Microswitches are very widely used; among their applications are appliances, machinery, industrial controls, vehicles, convertible tops, and many other places for control of electrical circuits. They are usually rated to carry current in control circuits only, although some switches can be directly used to control small motors, solenoids, lamps, or other devices. Special low-force versions can sense coins in vending machines, or with a vane attached, airflow. Microswitches may be directly operated by a mechanism, or maybe packaged as part of a pressure, flow, or temperature switch, operated by a sensing mechanism such as a Bourdon tube. In these latter applications, the repeatability of the actuator position when switching happens is essential for long-term accuracy. A motor-driven cam (usually relatively slow-speed) and one or more micro switches form a timer mechanism. The snap-switch mechanism can be enclosed in a metal housing including actuating levers, plungers, or rollers, forming a limit switch useful for control of machine tools or electrically-driven machinery.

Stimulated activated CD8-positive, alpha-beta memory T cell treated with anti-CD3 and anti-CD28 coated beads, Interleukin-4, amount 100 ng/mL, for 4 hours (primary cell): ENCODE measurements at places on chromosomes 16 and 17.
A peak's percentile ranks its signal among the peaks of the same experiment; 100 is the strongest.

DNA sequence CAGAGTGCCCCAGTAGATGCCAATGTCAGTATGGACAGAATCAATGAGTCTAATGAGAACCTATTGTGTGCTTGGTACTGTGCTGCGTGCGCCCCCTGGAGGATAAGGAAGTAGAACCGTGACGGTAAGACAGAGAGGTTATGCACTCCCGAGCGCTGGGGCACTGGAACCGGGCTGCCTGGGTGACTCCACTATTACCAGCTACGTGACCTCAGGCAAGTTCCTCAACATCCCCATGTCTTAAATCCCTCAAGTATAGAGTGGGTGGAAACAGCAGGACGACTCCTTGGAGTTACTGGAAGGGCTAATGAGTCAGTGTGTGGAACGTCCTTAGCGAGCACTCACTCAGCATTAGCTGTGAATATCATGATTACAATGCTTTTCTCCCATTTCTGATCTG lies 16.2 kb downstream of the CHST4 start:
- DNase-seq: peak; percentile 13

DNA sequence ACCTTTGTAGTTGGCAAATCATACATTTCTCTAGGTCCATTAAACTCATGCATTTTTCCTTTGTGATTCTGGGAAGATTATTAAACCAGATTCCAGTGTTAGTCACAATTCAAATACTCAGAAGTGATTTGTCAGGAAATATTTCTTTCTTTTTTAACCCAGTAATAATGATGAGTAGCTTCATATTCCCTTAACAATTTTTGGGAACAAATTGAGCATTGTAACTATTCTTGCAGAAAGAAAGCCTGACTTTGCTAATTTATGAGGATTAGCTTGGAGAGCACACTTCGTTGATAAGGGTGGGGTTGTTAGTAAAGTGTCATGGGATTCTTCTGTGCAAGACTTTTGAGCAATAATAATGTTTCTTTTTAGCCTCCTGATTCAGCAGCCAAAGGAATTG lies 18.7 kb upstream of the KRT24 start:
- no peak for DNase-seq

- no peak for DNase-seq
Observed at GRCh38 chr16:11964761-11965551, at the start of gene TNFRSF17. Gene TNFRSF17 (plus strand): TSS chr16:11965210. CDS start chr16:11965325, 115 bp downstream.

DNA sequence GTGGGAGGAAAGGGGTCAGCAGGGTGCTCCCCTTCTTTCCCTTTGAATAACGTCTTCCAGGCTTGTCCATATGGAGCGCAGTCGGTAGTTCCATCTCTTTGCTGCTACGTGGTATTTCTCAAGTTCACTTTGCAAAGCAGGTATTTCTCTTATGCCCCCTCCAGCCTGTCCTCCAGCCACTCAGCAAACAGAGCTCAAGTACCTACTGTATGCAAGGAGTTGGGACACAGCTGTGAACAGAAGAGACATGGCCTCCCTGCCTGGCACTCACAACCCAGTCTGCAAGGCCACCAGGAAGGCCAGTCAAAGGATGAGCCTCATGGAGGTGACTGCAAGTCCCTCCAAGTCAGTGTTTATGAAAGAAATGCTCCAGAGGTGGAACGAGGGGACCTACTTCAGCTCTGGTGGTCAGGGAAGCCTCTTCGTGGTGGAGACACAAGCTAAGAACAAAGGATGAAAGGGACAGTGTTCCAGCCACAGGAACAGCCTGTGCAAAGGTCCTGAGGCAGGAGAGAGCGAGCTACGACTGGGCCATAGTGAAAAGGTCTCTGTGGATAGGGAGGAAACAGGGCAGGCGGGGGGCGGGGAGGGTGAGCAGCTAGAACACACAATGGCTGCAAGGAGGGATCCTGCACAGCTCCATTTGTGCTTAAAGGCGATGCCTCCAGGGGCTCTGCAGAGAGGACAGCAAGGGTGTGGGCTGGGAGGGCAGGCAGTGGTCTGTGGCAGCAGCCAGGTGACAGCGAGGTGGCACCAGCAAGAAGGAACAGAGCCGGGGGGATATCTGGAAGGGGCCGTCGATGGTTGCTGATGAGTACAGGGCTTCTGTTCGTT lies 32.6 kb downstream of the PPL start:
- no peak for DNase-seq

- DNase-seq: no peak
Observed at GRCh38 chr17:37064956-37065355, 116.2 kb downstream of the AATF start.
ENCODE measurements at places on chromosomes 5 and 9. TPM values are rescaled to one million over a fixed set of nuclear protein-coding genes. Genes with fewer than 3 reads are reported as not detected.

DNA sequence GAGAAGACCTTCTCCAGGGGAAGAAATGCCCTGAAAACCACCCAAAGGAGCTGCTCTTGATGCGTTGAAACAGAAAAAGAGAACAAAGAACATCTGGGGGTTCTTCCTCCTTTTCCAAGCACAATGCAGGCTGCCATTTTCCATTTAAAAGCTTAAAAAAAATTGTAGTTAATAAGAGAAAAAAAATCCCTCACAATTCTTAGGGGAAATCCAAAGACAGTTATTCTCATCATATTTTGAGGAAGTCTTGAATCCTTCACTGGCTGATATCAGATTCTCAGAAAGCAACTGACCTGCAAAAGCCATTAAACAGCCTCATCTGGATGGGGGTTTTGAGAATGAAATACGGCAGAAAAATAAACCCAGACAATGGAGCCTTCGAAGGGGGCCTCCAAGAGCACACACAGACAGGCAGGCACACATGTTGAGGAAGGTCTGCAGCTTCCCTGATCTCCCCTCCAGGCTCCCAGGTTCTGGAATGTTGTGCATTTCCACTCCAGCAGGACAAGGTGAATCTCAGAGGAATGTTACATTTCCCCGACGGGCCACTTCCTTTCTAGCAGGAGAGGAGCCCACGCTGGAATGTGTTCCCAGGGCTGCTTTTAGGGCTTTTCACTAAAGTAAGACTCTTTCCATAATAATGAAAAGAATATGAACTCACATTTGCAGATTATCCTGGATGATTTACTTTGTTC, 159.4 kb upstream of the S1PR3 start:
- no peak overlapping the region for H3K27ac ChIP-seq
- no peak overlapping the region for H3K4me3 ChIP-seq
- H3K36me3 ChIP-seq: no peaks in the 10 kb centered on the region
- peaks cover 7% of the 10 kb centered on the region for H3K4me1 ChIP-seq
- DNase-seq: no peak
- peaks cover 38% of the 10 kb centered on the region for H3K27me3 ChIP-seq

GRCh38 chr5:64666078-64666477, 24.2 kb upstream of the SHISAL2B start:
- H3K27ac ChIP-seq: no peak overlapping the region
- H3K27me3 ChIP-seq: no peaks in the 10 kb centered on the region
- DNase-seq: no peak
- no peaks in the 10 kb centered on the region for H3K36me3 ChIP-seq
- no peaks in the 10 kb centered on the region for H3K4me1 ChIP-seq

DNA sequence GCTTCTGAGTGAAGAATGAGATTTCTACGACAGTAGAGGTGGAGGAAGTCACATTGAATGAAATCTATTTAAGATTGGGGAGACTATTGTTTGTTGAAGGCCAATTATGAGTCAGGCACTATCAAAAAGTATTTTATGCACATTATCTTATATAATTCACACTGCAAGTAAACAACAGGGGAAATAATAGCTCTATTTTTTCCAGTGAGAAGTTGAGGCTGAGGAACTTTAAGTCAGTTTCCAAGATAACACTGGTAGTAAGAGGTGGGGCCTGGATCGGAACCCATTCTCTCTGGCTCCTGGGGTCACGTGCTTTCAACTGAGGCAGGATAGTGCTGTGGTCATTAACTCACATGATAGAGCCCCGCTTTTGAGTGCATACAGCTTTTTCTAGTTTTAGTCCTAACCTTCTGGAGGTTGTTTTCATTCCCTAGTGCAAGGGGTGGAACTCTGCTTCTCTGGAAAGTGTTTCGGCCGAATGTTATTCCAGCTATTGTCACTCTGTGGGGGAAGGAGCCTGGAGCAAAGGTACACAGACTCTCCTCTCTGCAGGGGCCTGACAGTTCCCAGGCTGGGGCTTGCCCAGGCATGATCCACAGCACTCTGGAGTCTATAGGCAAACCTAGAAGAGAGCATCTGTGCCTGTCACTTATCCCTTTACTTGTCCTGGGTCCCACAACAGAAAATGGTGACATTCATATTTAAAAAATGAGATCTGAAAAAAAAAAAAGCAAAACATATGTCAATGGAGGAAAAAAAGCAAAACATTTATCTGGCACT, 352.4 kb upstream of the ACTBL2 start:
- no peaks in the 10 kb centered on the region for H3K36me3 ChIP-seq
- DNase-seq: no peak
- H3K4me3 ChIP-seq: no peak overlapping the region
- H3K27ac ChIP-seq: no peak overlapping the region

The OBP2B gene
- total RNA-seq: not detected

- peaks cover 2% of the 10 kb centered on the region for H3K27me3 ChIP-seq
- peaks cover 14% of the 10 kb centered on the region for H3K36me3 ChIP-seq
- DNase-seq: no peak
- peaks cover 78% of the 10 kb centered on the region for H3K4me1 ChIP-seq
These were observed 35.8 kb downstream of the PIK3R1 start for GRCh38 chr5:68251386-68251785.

See also[edit]


  1. ^ Shouer, Dick (1 March 2015). Honeywell History. Honeywell.
  2. ^ "MICRO SWITCH Timeline - 1950s". Archived from the original on February 9, 2011. Retrieved 2020-01-13.
  3. ^ Piter, Tiago. "Micro switch". Archived from the original on 2020-08-07. Retrieved 2020-10-07.